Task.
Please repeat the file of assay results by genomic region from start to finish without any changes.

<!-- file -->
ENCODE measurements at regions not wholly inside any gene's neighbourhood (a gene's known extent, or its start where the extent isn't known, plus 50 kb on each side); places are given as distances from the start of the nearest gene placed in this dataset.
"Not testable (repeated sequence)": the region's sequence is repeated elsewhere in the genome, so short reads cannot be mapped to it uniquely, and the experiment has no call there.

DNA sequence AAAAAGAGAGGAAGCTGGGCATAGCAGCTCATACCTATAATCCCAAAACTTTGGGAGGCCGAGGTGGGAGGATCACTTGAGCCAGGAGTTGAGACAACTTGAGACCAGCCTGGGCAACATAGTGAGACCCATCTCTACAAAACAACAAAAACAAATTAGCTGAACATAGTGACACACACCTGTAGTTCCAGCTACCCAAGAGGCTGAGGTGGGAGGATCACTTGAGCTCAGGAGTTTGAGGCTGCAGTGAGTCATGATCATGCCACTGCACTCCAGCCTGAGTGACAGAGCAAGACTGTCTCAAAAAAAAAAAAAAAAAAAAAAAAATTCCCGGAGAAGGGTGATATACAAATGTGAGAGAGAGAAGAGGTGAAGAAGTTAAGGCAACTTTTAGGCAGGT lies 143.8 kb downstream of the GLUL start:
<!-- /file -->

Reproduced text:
ENCODE measurements at regions not wholly inside any gene's neighbourhood (a gene's known extent, or its start where the extent isn't known, plus 50 kb on each side); places are given as distances from the start of the nearest gene placed in this dataset.
"Not testable (repeated sequence)": the region's sequence is repeated elsewhere in the genome, so short reads cannot be mapped to it uniquely, and the experiment has no call there.

DNA sequence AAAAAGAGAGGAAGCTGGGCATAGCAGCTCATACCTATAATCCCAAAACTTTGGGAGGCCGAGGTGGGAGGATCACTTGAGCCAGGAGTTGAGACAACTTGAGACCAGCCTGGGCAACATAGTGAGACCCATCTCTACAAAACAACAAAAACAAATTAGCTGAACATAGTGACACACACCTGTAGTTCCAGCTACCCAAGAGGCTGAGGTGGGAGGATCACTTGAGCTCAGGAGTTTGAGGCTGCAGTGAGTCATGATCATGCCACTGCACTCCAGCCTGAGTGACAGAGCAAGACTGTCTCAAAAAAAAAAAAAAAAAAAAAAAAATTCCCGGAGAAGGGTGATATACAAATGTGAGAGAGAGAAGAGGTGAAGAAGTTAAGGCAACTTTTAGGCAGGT lies 143.8 kb downstream of the GLUL start: